"How do you know you still love him?" I asked.

"I just know that I do," she said. "I don't really want to lose him. He's brought me such joy during our marriage."

"It does sound to me like you love him. Maybe part of the issue is what you focus on."

"What do you mean?"

"What we focus on tends to become magnified," I said. "It's like a dog with a bone. First, the dog has the bone. After a while, the bone has the dog. The dog thinks he's so smart when he gets the bone. But after a while, he's still holding onto the bone and there's no meat left on the thing."  

She laughed, nodding in recognition.

"We can be like that when it comes to marriage," I continued. "We cling to old feelings instead of allowing new ones to enter the picture. We need to allow ourselves time and space to grieve, to be sure, but we must also allow positive feelings to return."

"Are you saying that when I constantly think and talk about my anger toward him, that anger becomes bigger?"

"Not only that, but you lose the opportunity to feel other emotions, like joy, love, kindness, and gratefulness."

Sarah and Steven have a chance to save their marriage, but they have a lot of work to do. They'll have to decide if they want to weather this storm or start over on their own. Time will tell, but for today it looks like they have an opportunity to start rebuilding their relationship.

The Bad-Day Blues

Have you ever had a bad day and then allowed it to overwhelm you? Many times our situation is not as terrible as it feels at the moment.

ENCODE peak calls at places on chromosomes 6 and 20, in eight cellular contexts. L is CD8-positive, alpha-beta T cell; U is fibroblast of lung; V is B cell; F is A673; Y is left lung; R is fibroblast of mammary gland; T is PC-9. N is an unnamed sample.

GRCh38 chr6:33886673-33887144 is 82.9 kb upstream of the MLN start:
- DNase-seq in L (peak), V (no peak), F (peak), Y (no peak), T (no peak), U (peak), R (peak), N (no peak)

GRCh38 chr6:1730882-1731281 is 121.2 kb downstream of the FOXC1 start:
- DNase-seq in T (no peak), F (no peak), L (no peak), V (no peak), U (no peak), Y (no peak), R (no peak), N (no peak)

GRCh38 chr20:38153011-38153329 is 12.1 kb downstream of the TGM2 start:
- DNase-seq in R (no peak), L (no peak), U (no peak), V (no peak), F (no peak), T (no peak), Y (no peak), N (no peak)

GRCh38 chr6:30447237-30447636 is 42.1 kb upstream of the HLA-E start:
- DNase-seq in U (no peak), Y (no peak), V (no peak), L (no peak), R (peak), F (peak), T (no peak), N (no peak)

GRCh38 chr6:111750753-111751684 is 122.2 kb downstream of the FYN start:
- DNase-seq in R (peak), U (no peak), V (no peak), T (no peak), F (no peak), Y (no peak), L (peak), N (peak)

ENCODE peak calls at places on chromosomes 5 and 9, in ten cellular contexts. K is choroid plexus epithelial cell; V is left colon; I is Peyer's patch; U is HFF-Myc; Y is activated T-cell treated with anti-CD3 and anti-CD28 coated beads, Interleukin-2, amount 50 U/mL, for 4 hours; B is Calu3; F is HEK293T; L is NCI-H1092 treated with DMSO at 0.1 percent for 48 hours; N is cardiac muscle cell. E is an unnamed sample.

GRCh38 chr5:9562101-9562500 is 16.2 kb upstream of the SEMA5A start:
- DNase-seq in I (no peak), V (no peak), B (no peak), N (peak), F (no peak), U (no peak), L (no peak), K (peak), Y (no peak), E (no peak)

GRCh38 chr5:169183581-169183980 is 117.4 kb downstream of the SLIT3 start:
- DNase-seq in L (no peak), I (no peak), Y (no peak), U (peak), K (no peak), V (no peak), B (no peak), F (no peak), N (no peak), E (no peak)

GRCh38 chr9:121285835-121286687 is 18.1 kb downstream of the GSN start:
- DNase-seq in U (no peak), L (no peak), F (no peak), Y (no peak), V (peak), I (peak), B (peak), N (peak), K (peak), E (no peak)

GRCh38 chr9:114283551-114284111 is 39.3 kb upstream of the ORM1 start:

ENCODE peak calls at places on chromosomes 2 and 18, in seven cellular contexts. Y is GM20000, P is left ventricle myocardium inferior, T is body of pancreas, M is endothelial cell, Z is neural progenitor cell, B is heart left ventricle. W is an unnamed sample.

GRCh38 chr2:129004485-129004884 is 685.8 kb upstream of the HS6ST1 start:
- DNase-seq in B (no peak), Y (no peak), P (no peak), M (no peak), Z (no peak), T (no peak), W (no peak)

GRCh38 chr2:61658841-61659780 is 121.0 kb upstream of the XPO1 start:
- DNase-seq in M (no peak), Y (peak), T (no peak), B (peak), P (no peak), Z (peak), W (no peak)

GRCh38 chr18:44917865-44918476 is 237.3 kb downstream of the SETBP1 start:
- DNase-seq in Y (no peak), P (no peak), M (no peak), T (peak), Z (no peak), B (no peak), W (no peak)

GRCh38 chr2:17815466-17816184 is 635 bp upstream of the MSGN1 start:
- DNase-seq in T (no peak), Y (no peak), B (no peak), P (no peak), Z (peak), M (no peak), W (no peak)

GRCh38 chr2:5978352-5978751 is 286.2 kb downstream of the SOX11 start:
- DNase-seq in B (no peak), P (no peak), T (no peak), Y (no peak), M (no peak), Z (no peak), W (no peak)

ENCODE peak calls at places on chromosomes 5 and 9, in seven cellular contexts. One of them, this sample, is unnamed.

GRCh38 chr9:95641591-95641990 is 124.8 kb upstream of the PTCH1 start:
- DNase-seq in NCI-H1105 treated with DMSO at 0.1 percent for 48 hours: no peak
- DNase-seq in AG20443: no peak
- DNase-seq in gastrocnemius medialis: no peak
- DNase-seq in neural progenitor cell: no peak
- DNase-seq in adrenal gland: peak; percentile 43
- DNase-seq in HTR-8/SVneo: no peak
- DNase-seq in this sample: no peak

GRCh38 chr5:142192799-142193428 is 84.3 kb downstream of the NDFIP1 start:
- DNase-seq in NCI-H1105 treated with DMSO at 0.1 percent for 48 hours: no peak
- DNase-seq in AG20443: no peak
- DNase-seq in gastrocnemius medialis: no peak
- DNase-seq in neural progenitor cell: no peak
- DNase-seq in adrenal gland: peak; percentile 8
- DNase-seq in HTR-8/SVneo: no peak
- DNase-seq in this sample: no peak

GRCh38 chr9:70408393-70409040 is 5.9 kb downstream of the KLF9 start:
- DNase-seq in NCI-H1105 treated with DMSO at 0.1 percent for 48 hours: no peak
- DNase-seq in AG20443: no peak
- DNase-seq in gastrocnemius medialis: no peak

Many of us allow our emotions to take over and cloud our judgment. As a result, the problems escalate to the point where they seem insurmountable. Psychologists call this catastrophizing—taking a normal, troubling situation and blowing it out of proportion to the point where it is much worse.

Judith Viorst, author of the delightful book Alexander and the Terrible, Horrible, No Good, Very Bad Day, caused us all to laugh and think when she introduced us to Alexander, a kid with one problem on top of another. Alexander had a negative cloud hanging over his head, and nothing ever seemed to go his way.

Alexander is like us in many ways. From the moment he awakens, he's met with trouble. Nothing goes right, and he develops a sour attitude, expecting more problems to befall him. He wakes up with gum in his hair, and unlike his brothers he has no prize in his morning cereal. Hoping for better luck, he wants to move to Australia—the land down under—where things might be upside down and bad luck will turn to good luck.

As we read of Alexander's misfortunes, we can't help but smile. Is it because we've all been there? We've all had days and weeks when things didn't go our way. We've had times, perhaps even seasons, when we've sulked and counted our problems instead of our blessings. We recognize Alexander's myopia—his tendency to focus on his problems while ignoring things that might actually be going his way.

How is Alexander's story applicable to a marriage in crisis? During marriage crises, everyone else's life can appear better, smoother, happier, and kinder than our own. We may even believe our mate is having an easier go of it. We sulk, cry, and become agitated, all the while forgetting to notice the good things that may be happening. We see only the bad—and the bad becomes intensified. Before we know it, an entrenched bad mood gains momentum as we rehearse what's not going our way.

Can we let go of our negative thinking? Of course, but doing so takes practice. Instead of rehearsing all the things that aren't going our way, obsessing on the aspects of our marriage that trouble us, how about trying the following?

Identify things about your mate that you still appreciate.

Refuse to spend hours arguing and bickering.

Agree to share with your mate the traits you still appreciate about each other.